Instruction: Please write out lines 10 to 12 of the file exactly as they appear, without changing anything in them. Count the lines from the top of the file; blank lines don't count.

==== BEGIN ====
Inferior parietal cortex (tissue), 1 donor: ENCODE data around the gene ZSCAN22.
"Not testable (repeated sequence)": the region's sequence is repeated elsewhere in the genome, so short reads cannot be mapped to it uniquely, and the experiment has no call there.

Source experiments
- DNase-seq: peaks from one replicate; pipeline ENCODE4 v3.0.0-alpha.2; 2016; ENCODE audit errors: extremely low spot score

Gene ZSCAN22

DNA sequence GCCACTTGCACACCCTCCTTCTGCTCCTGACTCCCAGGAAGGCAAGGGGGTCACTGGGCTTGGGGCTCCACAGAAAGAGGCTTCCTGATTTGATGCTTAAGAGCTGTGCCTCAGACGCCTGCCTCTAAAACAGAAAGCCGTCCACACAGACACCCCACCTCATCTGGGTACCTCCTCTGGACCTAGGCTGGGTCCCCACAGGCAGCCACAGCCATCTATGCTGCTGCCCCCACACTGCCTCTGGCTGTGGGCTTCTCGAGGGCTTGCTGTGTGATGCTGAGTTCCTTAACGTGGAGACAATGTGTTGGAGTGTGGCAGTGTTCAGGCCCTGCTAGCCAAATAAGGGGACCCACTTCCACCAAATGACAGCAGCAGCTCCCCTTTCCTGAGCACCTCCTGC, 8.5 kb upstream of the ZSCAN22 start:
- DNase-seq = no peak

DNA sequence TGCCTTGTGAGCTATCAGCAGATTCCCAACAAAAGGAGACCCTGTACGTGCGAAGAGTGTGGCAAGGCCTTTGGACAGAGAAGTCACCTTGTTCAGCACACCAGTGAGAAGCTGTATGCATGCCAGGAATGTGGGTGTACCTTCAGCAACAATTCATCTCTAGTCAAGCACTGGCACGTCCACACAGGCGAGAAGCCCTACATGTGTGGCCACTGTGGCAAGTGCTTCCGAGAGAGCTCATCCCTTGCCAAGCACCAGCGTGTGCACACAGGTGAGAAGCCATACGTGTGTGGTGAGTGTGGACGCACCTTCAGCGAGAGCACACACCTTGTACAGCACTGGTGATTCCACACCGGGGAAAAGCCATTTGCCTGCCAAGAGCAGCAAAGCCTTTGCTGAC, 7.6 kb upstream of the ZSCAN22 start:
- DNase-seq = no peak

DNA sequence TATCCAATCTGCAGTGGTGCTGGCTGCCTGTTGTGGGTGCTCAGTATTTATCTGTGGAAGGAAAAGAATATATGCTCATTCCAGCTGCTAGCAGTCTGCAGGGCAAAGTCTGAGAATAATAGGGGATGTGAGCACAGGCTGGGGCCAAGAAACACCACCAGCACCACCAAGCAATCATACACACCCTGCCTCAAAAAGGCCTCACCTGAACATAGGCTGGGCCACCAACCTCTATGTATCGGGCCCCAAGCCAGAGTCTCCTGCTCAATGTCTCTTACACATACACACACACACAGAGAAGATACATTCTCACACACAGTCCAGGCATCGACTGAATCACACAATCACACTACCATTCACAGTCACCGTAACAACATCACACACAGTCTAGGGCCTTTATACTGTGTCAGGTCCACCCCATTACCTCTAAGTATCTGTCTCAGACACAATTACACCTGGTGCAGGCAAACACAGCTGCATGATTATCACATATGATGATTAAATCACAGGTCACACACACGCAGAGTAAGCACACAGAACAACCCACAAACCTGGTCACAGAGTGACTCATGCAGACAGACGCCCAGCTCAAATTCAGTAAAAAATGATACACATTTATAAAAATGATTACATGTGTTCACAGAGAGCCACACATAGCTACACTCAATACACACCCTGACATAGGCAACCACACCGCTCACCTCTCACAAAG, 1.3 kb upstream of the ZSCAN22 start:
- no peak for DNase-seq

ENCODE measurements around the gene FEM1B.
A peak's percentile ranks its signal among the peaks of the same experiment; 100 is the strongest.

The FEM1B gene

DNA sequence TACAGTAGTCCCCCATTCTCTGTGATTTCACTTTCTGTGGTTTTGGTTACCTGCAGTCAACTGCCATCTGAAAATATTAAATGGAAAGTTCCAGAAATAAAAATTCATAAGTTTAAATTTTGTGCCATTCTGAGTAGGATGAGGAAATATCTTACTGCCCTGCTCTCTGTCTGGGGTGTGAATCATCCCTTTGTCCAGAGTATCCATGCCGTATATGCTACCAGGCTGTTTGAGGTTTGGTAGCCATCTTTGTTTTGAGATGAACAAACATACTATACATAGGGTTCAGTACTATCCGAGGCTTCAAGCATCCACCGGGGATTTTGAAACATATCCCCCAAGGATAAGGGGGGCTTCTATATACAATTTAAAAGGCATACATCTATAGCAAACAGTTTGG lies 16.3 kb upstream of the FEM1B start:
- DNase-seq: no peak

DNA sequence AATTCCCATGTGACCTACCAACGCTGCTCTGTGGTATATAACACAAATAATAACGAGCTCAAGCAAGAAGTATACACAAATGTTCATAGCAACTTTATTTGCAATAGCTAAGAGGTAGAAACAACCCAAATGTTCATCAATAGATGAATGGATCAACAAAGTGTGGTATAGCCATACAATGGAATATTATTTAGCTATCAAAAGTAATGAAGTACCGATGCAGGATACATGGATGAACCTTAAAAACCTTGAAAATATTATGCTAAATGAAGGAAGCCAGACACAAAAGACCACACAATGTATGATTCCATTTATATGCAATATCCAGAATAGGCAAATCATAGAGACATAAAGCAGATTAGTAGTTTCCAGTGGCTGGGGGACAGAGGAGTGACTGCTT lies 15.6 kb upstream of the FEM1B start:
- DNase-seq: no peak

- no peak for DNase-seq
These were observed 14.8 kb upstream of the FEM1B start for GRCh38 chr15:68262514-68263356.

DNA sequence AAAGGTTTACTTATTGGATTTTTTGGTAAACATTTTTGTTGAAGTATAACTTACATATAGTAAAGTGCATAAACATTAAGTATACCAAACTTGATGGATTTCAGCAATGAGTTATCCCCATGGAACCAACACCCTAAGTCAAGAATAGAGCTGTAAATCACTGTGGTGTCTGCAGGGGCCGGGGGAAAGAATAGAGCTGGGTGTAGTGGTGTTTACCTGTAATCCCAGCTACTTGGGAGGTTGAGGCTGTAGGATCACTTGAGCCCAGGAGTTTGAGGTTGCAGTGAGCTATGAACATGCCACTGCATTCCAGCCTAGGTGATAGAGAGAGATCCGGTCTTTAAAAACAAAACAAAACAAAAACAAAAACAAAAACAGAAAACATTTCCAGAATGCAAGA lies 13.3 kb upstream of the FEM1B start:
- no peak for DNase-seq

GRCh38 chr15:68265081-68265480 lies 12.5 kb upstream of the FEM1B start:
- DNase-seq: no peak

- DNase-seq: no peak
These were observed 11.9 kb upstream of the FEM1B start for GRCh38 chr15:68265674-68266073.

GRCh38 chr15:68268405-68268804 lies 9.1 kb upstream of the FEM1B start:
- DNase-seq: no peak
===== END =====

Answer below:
DNA sequence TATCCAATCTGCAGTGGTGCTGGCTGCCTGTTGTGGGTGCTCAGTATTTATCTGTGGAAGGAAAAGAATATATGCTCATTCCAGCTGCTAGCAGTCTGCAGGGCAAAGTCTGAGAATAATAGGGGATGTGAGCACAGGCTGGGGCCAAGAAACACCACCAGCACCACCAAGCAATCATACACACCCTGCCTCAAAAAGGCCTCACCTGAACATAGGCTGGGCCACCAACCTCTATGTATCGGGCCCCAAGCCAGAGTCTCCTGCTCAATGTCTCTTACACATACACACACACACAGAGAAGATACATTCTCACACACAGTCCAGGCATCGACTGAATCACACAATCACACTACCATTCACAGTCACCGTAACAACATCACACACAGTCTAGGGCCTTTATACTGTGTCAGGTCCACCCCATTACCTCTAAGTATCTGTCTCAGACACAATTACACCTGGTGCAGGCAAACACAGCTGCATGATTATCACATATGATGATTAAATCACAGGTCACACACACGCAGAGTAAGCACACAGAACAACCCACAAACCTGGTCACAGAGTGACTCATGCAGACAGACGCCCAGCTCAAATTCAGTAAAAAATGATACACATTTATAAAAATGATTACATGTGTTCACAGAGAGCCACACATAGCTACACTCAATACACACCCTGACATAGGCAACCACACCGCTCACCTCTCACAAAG, 1.3 kb upstream of the ZSCAN22 start:
- no peak for DNase-seq

ENCODE measurements around the gene FEM1B.